Friday, October 9, 2009

Gustave Courbet

Self-Portrait with Pipe. 1848

Gustave Courbet was an influential Realist painter and rebellious bohemian. He sought to capture the world around him, declaring "painting is an essentially concrete art, and can consist only of representation of real and existing things." He is believed to be the inventor of Realism and actually coined the term, in spite of later claiming he didn't understand the meaning of the word. For long time most formal definitions failed to fully describe realism without mentioning Courbet's work.

Born on June 10, 1819 to a well-off farming family, Courbet was very independent. When he was eighteen he wrote to his parents, who would've preferred he study law, "If I am to be an exception to every rule in every way, I'm off to pursue my destiny," and in 1839 settled in Paris to study art. There, he studied under Steuben and Hesse until he left to work on creating his own style. He studied the works of masters from various countries, analyzing and copying their paintings. He decided to pursue greater recognition with a larger painting, one that would prove his worth as an artist. In 1849, he received a gold medal for After Dinner at Ornans at the Salon exhibition in Paris. However, he truly gained the art world's attention and criticism with A Burial at Ornans. This painting depicted an ordinary funeral in a small town without the poetic uplifting feel to which art patrons of the time were accustomed and on a scale reserved for history paintings. A few of his other painting were also received as scandalously, including Young Ladies of the Village and The Bathers.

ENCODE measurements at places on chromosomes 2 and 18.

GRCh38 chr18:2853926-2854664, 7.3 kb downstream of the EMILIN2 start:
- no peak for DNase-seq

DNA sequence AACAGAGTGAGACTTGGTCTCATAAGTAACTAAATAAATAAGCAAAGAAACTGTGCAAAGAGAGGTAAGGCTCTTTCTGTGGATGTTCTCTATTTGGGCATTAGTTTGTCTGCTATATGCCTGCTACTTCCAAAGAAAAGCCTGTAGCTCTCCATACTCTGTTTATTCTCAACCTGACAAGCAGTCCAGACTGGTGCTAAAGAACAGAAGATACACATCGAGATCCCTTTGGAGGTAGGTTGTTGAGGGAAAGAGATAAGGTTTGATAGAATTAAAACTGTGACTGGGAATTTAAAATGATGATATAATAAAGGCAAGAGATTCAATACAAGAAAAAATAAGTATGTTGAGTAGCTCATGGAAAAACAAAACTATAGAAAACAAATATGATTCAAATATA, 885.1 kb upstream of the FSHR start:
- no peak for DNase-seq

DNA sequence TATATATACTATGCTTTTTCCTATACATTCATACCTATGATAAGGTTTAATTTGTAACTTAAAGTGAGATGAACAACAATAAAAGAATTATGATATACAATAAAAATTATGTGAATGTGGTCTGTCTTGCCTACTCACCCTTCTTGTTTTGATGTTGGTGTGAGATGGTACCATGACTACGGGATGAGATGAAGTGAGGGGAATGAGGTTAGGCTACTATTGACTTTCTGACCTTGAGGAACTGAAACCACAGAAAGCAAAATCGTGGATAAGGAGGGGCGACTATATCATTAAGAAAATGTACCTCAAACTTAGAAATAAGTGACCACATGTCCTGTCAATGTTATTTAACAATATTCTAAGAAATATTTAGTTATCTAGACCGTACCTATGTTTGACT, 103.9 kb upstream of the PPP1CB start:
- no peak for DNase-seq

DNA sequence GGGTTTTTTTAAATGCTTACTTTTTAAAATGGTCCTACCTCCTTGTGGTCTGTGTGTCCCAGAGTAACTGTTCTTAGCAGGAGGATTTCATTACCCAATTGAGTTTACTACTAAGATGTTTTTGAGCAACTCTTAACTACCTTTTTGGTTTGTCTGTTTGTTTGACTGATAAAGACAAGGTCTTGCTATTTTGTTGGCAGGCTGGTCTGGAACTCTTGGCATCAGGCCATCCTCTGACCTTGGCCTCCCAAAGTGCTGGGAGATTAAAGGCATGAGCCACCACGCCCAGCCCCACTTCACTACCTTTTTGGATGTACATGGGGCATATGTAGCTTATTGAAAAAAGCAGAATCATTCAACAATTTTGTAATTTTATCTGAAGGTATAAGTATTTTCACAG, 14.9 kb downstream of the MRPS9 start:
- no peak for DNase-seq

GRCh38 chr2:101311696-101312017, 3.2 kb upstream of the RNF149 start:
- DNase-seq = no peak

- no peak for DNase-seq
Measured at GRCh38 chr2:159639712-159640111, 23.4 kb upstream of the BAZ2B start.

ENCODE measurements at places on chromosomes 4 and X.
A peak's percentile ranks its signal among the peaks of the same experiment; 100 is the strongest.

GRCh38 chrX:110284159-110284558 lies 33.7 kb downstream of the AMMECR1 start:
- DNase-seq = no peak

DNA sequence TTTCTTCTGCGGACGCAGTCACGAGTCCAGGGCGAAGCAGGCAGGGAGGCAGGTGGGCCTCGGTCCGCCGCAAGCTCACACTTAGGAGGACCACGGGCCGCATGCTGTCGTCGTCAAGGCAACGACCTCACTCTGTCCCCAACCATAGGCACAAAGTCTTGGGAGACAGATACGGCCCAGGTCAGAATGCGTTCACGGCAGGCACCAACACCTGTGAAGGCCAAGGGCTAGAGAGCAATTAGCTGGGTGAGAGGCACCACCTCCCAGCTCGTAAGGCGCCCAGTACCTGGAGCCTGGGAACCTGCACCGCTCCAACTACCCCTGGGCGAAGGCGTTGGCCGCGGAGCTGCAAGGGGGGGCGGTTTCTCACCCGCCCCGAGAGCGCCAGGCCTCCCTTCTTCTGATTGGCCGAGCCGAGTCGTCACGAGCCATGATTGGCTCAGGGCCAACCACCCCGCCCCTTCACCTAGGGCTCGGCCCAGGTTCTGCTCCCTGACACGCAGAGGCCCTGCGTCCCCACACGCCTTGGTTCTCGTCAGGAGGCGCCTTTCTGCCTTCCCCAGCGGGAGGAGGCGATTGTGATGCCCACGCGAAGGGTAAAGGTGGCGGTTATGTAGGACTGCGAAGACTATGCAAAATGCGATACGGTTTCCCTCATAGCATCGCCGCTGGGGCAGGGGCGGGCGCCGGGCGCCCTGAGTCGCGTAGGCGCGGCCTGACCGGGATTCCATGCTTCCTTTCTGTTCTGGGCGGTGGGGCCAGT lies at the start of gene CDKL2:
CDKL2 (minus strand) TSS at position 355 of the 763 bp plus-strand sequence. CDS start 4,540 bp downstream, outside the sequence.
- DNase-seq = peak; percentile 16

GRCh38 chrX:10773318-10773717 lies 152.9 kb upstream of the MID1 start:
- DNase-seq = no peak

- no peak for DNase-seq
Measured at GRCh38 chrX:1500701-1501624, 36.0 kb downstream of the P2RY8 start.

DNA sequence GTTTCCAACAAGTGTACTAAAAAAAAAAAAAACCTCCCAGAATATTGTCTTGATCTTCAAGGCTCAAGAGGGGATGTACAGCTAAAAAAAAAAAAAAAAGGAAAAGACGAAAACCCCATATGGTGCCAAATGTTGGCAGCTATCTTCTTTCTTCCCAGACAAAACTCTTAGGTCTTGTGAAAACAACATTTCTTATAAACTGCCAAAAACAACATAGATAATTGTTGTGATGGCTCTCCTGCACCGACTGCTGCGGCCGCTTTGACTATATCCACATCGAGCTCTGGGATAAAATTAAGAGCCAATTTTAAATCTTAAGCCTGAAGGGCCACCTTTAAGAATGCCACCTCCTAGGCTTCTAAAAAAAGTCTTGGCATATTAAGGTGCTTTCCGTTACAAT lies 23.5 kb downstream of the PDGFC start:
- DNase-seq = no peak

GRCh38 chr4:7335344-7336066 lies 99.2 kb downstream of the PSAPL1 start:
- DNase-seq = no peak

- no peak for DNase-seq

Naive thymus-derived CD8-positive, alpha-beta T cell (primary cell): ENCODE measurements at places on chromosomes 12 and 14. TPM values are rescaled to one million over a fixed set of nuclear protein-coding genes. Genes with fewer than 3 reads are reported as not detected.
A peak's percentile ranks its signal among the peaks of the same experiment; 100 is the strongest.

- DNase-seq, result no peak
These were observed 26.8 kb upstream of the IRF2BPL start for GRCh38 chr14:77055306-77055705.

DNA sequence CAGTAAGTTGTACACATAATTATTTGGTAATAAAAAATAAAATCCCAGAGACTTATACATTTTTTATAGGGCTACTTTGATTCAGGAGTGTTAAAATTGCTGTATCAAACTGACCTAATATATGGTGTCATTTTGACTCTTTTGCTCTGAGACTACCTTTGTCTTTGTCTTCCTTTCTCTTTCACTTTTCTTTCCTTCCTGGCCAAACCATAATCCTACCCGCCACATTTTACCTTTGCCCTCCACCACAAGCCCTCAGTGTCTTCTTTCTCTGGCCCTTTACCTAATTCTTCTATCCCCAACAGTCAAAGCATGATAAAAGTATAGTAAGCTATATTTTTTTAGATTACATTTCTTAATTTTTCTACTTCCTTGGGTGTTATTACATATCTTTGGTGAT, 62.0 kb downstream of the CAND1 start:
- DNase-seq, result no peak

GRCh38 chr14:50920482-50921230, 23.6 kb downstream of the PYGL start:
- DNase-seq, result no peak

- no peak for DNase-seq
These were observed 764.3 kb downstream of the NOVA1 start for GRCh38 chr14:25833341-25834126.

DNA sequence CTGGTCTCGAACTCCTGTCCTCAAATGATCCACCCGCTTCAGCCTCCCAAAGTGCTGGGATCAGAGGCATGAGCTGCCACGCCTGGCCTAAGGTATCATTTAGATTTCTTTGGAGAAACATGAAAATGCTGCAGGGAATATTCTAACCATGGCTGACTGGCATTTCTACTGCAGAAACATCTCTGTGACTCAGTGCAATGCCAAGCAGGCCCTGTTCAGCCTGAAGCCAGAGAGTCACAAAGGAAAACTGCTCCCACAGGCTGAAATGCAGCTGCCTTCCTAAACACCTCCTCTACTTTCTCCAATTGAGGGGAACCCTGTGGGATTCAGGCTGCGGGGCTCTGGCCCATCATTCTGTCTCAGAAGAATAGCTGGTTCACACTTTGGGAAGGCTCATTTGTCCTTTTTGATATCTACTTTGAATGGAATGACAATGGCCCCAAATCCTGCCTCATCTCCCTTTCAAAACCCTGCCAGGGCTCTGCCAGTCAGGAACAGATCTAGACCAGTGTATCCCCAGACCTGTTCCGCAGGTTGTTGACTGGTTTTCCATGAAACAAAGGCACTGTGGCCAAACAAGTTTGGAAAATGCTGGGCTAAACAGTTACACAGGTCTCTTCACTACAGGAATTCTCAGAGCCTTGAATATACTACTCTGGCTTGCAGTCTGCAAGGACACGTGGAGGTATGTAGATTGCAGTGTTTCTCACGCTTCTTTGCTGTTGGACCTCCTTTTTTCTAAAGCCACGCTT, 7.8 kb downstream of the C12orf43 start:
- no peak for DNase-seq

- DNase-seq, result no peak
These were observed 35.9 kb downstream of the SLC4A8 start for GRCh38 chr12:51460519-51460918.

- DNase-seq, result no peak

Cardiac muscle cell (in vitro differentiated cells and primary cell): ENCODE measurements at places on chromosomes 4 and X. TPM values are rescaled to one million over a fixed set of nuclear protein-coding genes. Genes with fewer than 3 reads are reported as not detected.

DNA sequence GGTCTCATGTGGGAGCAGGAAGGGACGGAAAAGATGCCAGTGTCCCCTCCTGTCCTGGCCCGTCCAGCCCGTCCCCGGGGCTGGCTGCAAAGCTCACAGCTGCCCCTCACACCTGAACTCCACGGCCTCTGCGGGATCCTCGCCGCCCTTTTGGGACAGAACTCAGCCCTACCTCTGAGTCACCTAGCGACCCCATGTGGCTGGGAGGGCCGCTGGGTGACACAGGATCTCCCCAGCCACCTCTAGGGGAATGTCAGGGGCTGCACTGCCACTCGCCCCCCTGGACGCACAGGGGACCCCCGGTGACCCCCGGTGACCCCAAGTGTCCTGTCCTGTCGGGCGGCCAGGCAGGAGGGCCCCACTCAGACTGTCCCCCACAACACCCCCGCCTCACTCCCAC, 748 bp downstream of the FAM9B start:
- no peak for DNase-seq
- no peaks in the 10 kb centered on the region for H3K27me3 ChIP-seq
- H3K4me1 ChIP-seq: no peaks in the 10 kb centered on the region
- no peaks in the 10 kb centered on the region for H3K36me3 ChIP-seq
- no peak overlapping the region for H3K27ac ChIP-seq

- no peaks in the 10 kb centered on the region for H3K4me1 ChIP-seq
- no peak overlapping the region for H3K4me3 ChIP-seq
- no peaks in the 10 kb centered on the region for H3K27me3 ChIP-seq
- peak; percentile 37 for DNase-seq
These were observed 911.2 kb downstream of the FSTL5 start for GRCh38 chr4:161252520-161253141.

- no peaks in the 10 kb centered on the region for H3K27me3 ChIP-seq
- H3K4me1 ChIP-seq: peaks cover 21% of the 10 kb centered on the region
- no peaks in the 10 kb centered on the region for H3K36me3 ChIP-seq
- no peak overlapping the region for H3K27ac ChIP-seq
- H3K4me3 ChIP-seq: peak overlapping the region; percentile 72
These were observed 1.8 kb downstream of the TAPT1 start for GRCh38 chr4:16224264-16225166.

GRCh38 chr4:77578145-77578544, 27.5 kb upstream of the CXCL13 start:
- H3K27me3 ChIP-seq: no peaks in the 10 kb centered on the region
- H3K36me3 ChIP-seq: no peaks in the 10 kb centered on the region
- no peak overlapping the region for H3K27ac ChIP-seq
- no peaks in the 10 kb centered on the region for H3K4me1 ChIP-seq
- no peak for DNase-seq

Courbet seemed accustomed to his seat in the center of controversy. He was the first artist to sponsor his own self-financed exhibitions. When offered a knighthood cross in the French Legion of Honor, he refused. In 1871 he was blamed for the destruction of the Vendôme Column during his participation in the political riots. He was sent to prison for six months, after which he fled to Switzerland, where he died on December 31, 1877.

The Artist Seated at His Easel. 1847
I chose these first two drawings because air of confidence they present. Courbet uses expressive lines and dark lighting to convey a more relaxed feel than most self-portraits prior to his work. These two were part of a series of self-portraits that Courbet considered almost an autobiography.
The Sleeping Reader. 1849
This drawing contrasts the various textures, and dark value of the background serves to bring the subject more attention. This drawing played to Courbet's favorite themes, interrupted activity or misdemeanor.

Amic et al. Gustave Courbet (New York: The Metropolitan Museum of Art 2008)
Weisberg. The Realist Tradition: French Painting and drawing, 1830-1900 (Cleveland: Museum of Art 1
Gustave Courbet's A Burial at Ornans. PBS. 9 Oct. 2009

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